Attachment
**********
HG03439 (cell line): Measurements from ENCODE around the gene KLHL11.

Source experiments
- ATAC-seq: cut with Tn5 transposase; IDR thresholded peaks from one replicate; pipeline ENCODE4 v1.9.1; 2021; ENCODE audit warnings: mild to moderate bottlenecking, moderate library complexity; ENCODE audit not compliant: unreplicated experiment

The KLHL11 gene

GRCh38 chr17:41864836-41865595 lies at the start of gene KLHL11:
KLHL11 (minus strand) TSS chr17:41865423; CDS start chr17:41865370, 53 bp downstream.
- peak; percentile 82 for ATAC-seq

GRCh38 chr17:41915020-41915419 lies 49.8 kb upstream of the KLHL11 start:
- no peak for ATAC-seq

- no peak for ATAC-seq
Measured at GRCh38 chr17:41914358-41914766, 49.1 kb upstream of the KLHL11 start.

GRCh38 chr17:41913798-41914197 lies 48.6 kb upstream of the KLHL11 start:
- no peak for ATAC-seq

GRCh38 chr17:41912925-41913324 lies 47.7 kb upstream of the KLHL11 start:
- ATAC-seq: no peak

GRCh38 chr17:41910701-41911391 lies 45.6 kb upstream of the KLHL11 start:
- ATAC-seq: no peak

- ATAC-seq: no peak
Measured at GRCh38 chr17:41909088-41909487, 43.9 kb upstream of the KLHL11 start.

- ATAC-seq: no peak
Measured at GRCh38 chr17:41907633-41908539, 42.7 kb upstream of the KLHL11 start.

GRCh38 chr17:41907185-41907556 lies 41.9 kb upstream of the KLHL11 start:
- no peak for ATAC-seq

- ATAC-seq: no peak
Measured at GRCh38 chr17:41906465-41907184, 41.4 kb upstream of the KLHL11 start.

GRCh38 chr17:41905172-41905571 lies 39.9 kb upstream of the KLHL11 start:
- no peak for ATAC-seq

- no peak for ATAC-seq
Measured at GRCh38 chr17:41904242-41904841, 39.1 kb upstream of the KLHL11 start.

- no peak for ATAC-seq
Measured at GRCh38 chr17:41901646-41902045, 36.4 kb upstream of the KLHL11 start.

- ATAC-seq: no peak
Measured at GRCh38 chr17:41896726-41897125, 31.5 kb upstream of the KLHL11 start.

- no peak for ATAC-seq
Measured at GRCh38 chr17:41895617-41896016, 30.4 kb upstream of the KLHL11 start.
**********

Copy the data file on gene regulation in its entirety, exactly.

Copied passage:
HG03439 (cell line): Measurements from ENCODE around the gene KLHL11.

Source experiments
- ATAC-seq: cut with Tn5 transposase; IDR thresholded peaks from one replicate; pipeline ENCODE4 v1.9.1; 2021; ENCODE audit warnings: mild to moderate bottlenecking, moderate library complexity; ENCODE audit not compliant: unreplicated experiment

The KLHL11 gene

GRCh38 chr17:41864836-41865595 lies at the start of gene KLHL11:
KLHL11 (minus strand) TSS chr17:41865423; CDS start chr17:41865370, 53 bp downstream.
- peak; percentile 82 for ATAC-seq

GRCh38 chr17:41915020-41915419 lies 49.8 kb upstream of the KLHL11 start:
- no peak for ATAC-seq

- no peak for ATAC-seq
Measured at GRCh38 chr17:41914358-41914766, 49.1 kb upstream of the KLHL11 start.

GRCh38 chr17:41913798-41914197 lies 48.6 kb upstream of the KLHL11 start:
- no peak for ATAC-seq

GRCh38 chr17:41912925-41913324 lies 47.7 kb upstream of the KLHL11 start:
- ATAC-seq: no peak

GRCh38 chr17:41910701-41911391 lies 45.6 kb upstream of the KLHL11 start:
- ATAC-seq: no peak

- ATAC-seq: no peak
Measured at GRCh38 chr17:41909088-41909487, 43.9 kb upstream of the KLHL11 start.

- ATAC-seq: no peak
Measured at GRCh38 chr17:41907633-41908539, 42.7 kb upstream of the KLHL11 start.

GRCh38 chr17:41907185-41907556 lies 41.9 kb upstream of the KLHL11 start:
- no peak for ATAC-seq

- ATAC-seq: no peak
Measured at GRCh38 chr17:41906465-41907184, 41.4 kb upstream of the KLHL11 start.

GRCh38 chr17:41905172-41905571 lies 39.9 kb upstream of the KLHL11 start:
- no peak for ATAC-seq

- no peak for ATAC-seq
Measured at GRCh38 chr17:41904242-41904841, 39.1 kb upstream of the KLHL11 start.

- no peak for ATAC-seq
Measured at GRCh38 chr17:41901646-41902045, 36.4 kb upstream of the KLHL11 start.

- ATAC-seq: no peak
Measured at GRCh38 chr17:41896726-41897125, 31.5 kb upstream of the KLHL11 start.

- no peak for ATAC-seq
Measured at GRCh38 chr17:41895617-41896016, 30.4 kb upstream of the KLHL11 start.